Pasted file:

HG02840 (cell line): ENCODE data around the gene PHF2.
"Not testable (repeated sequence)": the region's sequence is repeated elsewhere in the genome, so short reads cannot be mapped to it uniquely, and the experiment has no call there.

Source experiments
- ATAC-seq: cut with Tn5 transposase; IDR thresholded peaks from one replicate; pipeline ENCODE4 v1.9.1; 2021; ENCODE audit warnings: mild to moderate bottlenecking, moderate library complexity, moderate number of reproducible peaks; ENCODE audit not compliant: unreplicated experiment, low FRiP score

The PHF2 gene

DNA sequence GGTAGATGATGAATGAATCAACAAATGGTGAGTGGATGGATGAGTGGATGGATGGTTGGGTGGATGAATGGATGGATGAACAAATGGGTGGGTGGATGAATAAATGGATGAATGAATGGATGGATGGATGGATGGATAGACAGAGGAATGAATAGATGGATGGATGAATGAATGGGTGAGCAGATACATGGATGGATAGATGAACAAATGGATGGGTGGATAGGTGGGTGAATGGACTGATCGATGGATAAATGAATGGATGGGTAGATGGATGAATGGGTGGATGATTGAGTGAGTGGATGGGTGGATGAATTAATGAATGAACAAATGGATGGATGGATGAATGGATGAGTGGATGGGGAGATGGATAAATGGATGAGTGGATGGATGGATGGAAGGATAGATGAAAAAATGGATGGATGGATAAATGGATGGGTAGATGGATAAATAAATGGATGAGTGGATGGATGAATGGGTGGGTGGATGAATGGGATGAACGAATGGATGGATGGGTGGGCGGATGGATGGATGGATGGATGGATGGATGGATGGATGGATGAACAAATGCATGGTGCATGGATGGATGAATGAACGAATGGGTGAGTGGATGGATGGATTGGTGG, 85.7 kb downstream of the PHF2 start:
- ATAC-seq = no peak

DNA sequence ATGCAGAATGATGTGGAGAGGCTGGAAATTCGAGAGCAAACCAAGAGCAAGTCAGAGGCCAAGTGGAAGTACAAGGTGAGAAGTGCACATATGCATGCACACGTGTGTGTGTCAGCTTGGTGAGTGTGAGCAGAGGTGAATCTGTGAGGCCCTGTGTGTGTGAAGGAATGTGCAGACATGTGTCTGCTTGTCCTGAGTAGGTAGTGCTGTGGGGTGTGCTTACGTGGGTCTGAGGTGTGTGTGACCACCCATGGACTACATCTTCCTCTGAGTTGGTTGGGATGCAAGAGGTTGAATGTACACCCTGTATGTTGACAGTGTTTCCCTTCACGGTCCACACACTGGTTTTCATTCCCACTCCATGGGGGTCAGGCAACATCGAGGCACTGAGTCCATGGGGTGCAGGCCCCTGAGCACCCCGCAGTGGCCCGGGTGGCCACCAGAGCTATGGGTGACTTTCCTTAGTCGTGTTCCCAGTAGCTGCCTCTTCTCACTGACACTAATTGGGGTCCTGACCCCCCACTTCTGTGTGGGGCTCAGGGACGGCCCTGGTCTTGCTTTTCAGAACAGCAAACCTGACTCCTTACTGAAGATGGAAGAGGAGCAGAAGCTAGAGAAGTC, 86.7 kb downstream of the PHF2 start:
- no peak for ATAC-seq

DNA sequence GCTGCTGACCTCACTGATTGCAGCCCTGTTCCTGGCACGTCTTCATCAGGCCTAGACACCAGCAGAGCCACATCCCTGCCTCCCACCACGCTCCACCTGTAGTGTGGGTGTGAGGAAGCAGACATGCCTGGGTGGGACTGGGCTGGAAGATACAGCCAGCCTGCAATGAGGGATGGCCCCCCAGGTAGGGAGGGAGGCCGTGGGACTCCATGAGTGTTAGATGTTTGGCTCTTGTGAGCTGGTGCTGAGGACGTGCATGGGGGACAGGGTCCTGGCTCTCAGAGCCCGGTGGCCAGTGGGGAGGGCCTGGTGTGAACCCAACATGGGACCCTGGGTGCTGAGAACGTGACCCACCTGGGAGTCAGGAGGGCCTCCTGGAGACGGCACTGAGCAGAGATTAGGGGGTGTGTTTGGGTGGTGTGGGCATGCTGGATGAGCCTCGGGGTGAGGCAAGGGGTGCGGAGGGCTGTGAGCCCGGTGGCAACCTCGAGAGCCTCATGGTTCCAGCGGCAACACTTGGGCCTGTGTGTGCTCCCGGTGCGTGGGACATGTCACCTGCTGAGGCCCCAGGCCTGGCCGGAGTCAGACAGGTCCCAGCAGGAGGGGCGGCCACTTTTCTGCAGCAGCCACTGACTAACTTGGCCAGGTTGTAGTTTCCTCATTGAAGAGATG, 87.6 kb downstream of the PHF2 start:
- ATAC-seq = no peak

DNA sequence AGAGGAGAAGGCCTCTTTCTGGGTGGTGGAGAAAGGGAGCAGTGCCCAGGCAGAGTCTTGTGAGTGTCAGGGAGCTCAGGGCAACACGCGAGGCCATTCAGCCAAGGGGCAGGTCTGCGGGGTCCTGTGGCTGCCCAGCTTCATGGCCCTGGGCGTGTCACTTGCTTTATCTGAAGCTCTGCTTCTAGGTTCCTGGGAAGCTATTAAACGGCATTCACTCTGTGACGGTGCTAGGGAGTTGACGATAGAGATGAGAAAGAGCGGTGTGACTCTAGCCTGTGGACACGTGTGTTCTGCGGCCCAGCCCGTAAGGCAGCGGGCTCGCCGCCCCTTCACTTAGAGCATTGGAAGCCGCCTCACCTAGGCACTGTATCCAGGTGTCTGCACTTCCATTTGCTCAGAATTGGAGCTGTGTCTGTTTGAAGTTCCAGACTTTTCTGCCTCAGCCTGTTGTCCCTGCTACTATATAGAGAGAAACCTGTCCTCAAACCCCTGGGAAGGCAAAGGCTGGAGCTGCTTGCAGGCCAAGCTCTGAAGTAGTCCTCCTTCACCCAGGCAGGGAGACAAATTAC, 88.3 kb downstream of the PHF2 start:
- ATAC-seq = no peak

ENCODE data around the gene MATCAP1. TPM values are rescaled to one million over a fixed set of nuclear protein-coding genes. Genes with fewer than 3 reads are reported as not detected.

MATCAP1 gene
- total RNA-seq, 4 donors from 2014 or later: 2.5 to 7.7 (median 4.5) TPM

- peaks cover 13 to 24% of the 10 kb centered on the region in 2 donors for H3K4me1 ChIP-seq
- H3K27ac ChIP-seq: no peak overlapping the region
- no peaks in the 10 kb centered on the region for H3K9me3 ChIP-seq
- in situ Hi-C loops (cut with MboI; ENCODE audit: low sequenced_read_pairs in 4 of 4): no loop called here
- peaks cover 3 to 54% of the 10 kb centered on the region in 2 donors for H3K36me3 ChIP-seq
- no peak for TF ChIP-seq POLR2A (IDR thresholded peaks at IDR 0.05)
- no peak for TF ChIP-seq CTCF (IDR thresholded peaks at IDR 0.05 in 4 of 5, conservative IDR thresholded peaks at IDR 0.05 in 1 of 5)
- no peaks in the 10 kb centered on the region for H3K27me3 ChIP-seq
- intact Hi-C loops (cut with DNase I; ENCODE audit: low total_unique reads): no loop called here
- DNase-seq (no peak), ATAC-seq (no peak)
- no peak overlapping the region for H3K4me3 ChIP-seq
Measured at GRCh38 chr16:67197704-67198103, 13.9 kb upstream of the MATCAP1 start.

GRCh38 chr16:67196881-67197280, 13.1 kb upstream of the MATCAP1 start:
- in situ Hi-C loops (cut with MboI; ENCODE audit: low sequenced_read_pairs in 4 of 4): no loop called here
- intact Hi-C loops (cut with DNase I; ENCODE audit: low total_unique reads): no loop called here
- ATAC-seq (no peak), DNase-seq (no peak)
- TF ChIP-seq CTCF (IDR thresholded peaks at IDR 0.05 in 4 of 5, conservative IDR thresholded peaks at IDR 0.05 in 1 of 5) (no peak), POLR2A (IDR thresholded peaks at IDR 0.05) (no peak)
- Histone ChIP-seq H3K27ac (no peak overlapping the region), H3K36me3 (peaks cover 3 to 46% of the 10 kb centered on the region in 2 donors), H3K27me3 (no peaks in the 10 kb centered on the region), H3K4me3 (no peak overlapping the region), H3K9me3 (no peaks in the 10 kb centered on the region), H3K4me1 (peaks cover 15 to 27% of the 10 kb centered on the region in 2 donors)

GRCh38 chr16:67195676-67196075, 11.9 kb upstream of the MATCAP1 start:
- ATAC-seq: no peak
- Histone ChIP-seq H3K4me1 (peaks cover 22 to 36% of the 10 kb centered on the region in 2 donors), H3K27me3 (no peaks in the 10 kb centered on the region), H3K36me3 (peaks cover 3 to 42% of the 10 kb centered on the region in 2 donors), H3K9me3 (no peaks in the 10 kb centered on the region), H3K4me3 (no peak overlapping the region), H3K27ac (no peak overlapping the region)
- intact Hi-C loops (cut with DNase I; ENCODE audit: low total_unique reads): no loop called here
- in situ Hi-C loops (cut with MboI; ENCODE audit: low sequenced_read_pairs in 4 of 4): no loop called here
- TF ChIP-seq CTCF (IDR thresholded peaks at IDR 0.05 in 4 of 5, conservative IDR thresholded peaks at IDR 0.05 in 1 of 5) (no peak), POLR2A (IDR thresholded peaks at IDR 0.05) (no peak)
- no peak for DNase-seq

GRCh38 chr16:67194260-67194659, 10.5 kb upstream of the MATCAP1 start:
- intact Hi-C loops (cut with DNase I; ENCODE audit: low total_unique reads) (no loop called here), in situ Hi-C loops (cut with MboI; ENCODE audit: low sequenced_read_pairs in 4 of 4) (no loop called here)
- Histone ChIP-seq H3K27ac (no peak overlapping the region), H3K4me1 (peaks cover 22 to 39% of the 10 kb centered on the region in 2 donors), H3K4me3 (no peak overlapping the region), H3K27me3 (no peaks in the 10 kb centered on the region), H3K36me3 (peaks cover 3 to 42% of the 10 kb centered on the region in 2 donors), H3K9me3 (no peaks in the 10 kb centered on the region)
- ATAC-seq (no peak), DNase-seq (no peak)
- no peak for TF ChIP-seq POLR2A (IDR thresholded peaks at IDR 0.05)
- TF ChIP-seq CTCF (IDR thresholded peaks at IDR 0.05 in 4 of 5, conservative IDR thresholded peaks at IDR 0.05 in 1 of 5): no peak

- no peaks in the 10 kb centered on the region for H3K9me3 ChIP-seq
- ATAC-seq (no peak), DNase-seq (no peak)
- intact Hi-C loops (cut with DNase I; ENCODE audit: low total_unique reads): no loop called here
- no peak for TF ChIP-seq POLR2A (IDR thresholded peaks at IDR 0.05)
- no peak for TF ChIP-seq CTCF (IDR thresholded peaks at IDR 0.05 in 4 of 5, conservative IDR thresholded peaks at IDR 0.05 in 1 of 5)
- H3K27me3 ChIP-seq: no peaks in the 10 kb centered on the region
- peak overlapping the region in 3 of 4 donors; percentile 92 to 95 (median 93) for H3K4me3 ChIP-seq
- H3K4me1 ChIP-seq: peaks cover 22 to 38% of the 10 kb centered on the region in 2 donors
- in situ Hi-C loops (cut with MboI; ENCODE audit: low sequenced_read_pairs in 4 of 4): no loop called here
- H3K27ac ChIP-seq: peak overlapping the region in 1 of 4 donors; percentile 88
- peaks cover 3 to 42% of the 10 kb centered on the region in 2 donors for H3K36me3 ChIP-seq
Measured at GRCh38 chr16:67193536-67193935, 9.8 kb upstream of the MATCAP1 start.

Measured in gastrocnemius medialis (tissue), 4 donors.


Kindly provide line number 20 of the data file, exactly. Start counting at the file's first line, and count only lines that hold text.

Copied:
- in situ Hi-C loops (cut with MboI; ENCODE audit: low sequenced_read_pairs in 4 of 4): no loop called here